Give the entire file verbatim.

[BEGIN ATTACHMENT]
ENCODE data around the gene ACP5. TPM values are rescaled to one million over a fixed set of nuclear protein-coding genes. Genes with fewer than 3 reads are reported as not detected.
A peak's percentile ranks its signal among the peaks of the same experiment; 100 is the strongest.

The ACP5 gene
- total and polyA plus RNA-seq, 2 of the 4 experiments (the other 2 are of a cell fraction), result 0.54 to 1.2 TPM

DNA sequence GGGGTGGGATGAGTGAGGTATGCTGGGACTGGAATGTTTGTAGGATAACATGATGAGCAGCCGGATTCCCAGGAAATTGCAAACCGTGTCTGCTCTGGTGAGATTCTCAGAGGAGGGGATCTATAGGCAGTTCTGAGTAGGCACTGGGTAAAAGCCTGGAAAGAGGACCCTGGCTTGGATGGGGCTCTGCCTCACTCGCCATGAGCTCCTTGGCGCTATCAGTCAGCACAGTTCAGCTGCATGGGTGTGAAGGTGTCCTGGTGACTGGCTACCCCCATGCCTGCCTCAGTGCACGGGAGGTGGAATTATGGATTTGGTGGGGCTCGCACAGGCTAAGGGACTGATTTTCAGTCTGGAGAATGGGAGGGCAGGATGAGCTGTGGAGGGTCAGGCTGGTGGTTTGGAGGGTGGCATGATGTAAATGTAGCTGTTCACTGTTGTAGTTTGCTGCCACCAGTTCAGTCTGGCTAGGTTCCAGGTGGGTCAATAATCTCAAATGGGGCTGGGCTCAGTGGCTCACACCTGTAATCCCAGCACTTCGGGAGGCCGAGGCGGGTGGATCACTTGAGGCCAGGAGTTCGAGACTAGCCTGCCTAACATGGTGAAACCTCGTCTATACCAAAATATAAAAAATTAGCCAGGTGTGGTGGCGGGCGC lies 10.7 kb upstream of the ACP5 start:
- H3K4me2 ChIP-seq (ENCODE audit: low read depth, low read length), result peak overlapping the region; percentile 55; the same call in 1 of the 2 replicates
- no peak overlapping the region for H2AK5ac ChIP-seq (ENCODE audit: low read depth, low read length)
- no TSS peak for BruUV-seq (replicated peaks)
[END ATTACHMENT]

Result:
ENCODE data around the gene ACP5. TPM values are rescaled to one million over a fixed set of nuclear protein-coding genes. Genes with fewer than 3 reads are reported as not detected.
A peak's percentile ranks its signal among the peaks of the same experiment; 100 is the strongest.

The ACP5 gene
- total and polyA plus RNA-seq, 2 of the 4 experiments (the other 2 are of a cell fraction), result 0.54 to 1.2 TPM

DNA sequence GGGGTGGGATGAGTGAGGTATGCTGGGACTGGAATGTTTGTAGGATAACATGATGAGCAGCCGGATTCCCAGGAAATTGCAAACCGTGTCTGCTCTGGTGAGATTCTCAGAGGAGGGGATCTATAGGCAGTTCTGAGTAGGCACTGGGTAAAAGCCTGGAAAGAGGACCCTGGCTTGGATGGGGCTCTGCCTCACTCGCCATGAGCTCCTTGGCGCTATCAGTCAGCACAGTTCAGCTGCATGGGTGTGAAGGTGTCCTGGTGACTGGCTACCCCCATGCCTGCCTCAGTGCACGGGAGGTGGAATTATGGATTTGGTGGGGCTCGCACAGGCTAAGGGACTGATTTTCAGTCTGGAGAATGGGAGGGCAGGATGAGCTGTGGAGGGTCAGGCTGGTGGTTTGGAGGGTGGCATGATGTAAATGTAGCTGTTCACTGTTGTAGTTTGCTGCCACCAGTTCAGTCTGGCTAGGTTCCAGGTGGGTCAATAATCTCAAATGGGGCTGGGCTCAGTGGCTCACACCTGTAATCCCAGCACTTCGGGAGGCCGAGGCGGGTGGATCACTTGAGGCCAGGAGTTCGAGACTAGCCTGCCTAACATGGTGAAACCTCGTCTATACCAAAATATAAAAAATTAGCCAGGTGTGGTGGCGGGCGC lies 10.7 kb upstream of the ACP5 start:
- H3K4me2 ChIP-seq (ENCODE audit: low read depth, low read length), result peak overlapping the region; percentile 55; the same call in 1 of the 2 replicates
- no peak overlapping the region for H2AK5ac ChIP-seq (ENCODE audit: low read depth, low read length)
- no TSS peak for BruUV-seq (replicated peaks)